October 29, 2014
Now that crowdfunding is a word everyone knows, many arts organizations are considering doing it. And just like most things that seem like a “shiny new object,” the hype around certain amazing success stories is now blotting out the realities of what’s actually involved. Guess what? A Kickstarter or Indiegogo fundraising campaign is still a campaign and goodness knows we know how to run campaigns. They take planning, resources, time, and attention. And sometimes they work and sometimes not. Quoting from this excellent article from the Stanford Social Innovation Review:
Crowdfunding isn’t a quick fix for the social sector’s funding issues, but it is an increasingly critical component of the fundraising toolkit; allowing nonprofits to connect with and solicit support more efficiently than ever before.
If your organization is thinking about a crowd-funded campaign then this contains an indispensable checklist.
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During the past month, I’ve had the opportunity to give presentations about arts marketing, audience development, CRM, and box office ticketing in Argentina, Chile, San Francisco, and Seattle. I’ve shared the spotlight with some of the best consultants and executives in our field, from South America, Spain, the United Kingdom, and the United States; relevant links to many of them are at the bottom of this article.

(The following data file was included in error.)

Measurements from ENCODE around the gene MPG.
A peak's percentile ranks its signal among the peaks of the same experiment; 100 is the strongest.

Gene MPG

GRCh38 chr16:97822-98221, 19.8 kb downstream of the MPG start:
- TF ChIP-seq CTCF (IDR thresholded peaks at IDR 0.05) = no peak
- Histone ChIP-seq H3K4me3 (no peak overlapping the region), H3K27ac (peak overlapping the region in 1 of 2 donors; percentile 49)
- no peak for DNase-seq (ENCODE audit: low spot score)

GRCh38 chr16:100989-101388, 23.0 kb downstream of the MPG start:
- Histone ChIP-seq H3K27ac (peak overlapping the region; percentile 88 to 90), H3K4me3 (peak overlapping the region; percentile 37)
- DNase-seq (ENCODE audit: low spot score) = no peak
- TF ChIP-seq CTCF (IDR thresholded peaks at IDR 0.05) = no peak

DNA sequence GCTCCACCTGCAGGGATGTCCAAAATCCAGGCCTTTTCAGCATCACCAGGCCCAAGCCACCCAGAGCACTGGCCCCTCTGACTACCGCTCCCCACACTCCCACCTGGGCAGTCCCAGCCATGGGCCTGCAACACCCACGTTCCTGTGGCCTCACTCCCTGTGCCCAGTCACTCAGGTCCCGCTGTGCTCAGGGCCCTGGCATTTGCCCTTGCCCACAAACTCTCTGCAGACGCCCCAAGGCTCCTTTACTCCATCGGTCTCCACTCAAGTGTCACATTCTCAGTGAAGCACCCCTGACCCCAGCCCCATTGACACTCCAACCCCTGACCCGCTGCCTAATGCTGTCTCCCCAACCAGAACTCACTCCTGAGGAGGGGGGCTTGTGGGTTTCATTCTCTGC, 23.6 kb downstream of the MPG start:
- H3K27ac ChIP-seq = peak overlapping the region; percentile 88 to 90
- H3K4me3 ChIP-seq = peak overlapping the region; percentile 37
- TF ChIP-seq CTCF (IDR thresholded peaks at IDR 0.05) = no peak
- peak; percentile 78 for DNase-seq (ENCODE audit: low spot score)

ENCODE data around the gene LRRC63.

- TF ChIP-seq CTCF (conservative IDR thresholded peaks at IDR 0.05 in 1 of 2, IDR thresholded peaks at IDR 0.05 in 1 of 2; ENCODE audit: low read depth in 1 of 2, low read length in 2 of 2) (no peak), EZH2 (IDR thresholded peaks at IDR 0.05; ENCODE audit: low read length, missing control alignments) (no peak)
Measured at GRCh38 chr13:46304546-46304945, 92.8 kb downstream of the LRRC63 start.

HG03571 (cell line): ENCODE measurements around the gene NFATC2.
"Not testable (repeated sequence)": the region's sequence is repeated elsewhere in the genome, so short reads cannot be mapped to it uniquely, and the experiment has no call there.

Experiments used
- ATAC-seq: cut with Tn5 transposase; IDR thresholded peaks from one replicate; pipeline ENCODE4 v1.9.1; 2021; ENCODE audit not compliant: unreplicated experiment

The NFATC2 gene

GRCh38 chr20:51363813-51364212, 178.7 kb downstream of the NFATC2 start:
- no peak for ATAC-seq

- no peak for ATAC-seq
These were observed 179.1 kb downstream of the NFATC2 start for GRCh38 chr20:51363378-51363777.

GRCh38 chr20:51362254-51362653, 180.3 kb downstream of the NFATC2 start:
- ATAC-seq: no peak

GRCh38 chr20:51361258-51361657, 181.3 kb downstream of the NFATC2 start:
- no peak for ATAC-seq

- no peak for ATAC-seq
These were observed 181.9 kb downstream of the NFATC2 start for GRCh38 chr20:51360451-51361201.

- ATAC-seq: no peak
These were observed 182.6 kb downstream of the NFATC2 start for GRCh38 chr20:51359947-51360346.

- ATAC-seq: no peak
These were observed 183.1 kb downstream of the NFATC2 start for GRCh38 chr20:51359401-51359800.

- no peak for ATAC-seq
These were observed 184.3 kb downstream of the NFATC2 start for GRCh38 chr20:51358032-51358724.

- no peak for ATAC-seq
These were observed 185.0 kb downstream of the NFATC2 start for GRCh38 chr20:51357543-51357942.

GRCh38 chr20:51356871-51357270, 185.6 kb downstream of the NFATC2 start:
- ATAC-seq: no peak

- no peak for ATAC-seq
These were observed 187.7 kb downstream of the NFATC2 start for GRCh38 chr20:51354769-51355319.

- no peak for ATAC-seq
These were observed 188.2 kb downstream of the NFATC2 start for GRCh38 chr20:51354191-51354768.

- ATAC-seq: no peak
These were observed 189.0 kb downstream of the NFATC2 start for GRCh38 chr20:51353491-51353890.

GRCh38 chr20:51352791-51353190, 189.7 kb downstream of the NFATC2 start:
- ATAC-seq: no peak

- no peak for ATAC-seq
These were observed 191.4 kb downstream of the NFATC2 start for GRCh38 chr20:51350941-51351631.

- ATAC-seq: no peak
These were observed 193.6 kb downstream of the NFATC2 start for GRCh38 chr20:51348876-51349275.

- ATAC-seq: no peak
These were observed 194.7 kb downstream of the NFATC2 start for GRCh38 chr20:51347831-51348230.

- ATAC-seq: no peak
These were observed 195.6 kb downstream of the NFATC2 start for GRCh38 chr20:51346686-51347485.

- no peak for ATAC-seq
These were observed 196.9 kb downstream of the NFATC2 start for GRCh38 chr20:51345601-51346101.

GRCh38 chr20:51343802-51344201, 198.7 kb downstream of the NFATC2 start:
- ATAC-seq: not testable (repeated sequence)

Though none of us pre-screened our presentations for one another, what amazed me was that all of us validated and reinforced what the others were saying. It’s clear that there’s wide agreement about where audience development in our industry is headed and what organizations ought to focus on in order to grow. Here are a few of the more important insights.
1. CRM RULES
The move to a customer relationship management (CRM) approach to audience development and customer service has become a central point of agreement internationally. We’ve moved to a time in which the “transaction” (a ticket sale or a donation) is no longer an end in itself. Rather, the transaction now represents the beginning of a customer relationship. Using digital technology, your job is to embark on an ongoing series of two-way communications, to target and personalize your marketing efforts, and to document all your interactions to create a 360-degree view of your relationship with that patron.